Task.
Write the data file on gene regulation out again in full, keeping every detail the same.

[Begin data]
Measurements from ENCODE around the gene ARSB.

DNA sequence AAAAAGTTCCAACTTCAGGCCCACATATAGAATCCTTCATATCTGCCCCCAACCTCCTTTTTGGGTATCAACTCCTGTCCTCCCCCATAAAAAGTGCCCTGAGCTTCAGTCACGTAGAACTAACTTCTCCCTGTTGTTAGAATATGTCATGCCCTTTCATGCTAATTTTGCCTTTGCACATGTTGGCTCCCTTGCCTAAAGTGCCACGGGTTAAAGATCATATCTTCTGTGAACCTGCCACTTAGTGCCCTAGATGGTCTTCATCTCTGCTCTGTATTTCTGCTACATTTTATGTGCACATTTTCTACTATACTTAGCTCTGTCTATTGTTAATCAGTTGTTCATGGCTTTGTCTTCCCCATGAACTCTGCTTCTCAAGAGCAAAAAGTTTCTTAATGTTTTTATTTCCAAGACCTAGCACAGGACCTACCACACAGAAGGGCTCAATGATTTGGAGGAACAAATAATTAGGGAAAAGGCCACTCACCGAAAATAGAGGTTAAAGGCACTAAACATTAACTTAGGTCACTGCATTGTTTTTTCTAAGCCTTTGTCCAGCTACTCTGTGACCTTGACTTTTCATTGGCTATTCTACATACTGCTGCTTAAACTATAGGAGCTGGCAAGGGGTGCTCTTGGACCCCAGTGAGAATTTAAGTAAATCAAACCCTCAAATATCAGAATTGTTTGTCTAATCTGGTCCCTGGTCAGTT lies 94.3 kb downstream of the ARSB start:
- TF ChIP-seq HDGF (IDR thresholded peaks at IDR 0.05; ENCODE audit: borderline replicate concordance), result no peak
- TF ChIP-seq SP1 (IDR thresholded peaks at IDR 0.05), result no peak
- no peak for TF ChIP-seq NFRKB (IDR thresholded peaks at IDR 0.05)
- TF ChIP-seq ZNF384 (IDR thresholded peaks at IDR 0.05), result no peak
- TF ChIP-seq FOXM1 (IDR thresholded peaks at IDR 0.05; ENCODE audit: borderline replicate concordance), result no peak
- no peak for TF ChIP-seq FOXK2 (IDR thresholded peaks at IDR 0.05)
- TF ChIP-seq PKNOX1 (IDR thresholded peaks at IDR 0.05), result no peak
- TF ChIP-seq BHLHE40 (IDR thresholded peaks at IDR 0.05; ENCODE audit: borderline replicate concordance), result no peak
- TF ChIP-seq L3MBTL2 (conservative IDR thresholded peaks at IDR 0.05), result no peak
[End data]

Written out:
Measurements from ENCODE around the gene ARSB.

DNA sequence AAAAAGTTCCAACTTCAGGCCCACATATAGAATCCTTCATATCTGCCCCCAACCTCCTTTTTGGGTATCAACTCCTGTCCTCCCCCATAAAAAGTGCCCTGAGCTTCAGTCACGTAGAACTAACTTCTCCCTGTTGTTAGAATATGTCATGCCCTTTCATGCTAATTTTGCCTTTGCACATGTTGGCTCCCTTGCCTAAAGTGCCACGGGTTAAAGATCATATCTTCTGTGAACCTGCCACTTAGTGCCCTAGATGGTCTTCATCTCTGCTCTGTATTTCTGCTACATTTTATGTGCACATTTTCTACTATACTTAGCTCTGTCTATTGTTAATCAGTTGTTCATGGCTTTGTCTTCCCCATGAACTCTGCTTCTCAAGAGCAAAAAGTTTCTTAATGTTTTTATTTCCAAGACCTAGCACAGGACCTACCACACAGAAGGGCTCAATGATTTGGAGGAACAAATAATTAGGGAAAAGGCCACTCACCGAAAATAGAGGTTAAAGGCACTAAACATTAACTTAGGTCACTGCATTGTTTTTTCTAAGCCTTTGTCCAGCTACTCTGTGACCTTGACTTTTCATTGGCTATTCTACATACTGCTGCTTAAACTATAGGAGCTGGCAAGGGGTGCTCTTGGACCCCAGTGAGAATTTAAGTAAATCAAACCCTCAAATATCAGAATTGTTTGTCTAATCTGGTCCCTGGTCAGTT lies 94.3 kb downstream of the ARSB start:
- TF ChIP-seq HDGF (IDR thresholded peaks at IDR 0.05; ENCODE audit: borderline replicate concordance), result no peak
- TF ChIP-seq SP1 (IDR thresholded peaks at IDR 0.05), result no peak
- no peak for TF ChIP-seq NFRKB (IDR thresholded peaks at IDR 0.05)
- TF ChIP-seq ZNF384 (IDR thresholded peaks at IDR 0.05), result no peak
- TF ChIP-seq FOXM1 (IDR thresholded peaks at IDR 0.05; ENCODE audit: borderline replicate concordance), result no peak
- no peak for TF ChIP-seq FOXK2 (IDR thresholded peaks at IDR 0.05)
- TF ChIP-seq PKNOX1 (IDR thresholded peaks at IDR 0.05), result no peak
- TF ChIP-seq BHLHE40 (IDR thresholded peaks at IDR 0.05; ENCODE audit: borderline replicate concordance), result no peak
- TF ChIP-seq L3MBTL2 (conservative IDR thresholded peaks at IDR 0.05), result no peak